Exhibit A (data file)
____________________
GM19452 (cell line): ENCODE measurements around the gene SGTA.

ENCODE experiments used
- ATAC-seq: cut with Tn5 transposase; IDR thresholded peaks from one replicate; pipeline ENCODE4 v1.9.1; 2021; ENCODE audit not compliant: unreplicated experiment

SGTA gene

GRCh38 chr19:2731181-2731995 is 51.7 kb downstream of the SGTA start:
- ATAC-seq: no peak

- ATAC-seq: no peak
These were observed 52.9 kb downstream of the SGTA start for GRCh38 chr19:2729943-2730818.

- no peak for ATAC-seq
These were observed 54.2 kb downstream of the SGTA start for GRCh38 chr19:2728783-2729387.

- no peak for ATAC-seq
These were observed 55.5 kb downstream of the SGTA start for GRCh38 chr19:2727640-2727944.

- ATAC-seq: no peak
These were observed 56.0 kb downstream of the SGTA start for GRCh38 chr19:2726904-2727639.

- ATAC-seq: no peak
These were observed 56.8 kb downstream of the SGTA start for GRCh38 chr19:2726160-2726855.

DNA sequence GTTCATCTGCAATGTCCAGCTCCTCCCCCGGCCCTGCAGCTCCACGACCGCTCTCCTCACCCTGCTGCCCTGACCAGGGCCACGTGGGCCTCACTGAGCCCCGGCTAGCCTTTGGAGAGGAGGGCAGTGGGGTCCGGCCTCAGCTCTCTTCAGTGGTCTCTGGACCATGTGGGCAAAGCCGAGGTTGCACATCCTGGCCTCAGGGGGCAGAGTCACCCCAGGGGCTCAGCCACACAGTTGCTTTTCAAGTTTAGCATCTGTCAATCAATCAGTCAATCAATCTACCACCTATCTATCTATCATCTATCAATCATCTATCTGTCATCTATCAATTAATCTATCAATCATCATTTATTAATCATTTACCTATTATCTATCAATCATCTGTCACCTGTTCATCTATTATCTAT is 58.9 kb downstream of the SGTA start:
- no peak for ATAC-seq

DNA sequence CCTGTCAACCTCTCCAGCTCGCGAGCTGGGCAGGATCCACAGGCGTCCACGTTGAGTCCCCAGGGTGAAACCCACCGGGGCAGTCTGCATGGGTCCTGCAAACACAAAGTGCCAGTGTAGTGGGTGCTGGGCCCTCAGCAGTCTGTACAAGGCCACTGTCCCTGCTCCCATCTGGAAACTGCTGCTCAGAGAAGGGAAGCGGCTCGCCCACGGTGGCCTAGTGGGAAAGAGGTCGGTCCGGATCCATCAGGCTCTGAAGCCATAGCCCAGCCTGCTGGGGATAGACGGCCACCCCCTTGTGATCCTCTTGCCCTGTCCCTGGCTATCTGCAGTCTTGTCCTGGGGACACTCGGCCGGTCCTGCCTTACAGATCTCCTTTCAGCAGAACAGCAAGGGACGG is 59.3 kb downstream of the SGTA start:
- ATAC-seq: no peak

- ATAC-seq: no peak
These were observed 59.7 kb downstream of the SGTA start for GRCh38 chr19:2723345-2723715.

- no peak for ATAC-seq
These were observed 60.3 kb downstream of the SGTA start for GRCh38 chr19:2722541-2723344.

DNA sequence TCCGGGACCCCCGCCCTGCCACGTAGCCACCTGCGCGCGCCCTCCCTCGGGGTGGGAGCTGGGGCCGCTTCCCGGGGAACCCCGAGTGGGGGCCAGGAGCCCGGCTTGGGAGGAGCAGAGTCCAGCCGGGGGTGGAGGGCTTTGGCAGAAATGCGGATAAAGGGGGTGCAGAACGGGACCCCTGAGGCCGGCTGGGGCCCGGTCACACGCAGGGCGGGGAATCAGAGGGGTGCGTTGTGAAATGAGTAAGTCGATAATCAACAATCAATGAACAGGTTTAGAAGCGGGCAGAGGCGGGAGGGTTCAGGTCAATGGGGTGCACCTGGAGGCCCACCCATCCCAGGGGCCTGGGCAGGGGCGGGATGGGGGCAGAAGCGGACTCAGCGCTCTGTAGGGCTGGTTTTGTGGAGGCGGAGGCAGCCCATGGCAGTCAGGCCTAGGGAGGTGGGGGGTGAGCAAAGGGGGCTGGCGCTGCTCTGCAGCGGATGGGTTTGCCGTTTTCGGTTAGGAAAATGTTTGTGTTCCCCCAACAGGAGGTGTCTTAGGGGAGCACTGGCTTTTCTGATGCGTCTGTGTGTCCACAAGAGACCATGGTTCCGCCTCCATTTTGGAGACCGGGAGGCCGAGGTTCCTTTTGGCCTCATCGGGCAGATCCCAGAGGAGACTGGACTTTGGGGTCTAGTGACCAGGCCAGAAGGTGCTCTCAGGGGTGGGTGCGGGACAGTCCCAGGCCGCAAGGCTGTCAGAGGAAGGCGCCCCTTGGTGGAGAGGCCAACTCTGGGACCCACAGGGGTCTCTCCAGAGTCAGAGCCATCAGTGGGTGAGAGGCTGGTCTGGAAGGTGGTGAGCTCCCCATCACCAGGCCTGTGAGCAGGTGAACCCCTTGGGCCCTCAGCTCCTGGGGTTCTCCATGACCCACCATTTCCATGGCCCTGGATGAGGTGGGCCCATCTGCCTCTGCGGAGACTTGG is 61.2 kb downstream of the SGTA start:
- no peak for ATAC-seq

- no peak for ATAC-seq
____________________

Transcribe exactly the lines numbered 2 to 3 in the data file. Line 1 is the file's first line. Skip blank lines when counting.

ENCODE experiments used
- ATAC-seq: cut with Tn5 transposase; IDR thresholded peaks from one replicate; pipeline ENCODE4 v1.9.1; 2021; ENCODE audit not compliant: unreplicated experiment